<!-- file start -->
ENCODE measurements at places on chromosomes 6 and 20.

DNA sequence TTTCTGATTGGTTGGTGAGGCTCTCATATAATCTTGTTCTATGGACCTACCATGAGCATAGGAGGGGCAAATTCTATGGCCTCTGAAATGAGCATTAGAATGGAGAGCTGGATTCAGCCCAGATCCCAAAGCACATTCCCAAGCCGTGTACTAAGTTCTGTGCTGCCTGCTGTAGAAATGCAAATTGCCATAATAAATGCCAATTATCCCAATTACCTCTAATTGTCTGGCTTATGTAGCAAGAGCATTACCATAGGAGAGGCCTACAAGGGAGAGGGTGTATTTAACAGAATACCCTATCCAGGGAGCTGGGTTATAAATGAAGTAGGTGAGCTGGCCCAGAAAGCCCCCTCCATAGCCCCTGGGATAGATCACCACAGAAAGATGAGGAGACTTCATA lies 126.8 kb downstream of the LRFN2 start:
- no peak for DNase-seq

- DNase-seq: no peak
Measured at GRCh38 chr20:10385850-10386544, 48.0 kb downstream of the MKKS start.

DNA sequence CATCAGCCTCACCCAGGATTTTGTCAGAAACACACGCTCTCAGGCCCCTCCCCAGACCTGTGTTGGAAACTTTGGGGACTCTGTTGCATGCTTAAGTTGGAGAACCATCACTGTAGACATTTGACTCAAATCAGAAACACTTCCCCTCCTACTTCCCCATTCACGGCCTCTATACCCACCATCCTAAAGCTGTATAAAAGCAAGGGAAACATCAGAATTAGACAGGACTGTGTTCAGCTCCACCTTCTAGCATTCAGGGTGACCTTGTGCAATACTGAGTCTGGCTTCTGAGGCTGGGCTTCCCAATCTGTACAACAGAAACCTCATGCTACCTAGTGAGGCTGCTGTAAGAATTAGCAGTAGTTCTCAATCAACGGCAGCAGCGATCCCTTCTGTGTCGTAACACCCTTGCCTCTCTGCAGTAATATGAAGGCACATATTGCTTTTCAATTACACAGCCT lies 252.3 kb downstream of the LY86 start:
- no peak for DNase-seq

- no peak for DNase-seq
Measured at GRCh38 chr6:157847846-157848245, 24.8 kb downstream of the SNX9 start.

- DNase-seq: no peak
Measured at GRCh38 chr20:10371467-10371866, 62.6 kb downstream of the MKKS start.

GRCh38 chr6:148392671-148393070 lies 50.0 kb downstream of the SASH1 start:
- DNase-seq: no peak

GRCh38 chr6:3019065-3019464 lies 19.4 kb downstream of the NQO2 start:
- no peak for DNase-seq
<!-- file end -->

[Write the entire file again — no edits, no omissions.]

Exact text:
ENCODE measurements at places on chromosomes 6 and 20.

DNA sequence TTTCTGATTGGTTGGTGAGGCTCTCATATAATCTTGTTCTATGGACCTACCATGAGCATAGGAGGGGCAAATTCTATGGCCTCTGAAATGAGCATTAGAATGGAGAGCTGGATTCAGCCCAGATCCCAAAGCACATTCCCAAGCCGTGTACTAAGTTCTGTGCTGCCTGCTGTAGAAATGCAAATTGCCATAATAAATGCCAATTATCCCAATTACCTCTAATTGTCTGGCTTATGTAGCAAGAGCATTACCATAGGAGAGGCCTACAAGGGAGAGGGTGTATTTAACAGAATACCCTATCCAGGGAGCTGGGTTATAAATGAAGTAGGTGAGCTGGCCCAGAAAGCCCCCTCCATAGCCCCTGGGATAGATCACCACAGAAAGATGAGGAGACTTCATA lies 126.8 kb downstream of the LRFN2 start:
- no peak for DNase-seq

- DNase-seq: no peak
Measured at GRCh38 chr20:10385850-10386544, 48.0 kb downstream of the MKKS start.

DNA sequence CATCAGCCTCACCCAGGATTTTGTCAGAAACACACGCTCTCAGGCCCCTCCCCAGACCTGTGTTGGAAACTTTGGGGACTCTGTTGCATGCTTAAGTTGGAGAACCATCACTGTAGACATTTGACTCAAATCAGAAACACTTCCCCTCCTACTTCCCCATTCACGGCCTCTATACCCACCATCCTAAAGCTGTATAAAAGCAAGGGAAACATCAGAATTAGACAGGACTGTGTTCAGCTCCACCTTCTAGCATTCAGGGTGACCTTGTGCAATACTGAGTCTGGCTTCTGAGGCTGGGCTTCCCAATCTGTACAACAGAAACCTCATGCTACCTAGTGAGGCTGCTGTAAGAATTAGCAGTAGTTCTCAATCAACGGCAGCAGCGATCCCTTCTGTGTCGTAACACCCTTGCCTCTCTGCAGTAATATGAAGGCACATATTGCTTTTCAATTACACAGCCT lies 252.3 kb downstream of the LY86 start:
- no peak for DNase-seq

- no peak for DNase-seq
Measured at GRCh38 chr6:157847846-157848245, 24.8 kb downstream of the SNX9 start.

- DNase-seq: no peak
Measured at GRCh38 chr20:10371467-10371866, 62.6 kb downstream of the MKKS start.

GRCh38 chr6:148392671-148393070 lies 50.0 kb downstream of the SASH1 start:
- DNase-seq: no peak

GRCh38 chr6:3019065-3019464 lies 19.4 kb downstream of the NQO2 start:
- no peak for DNase-seq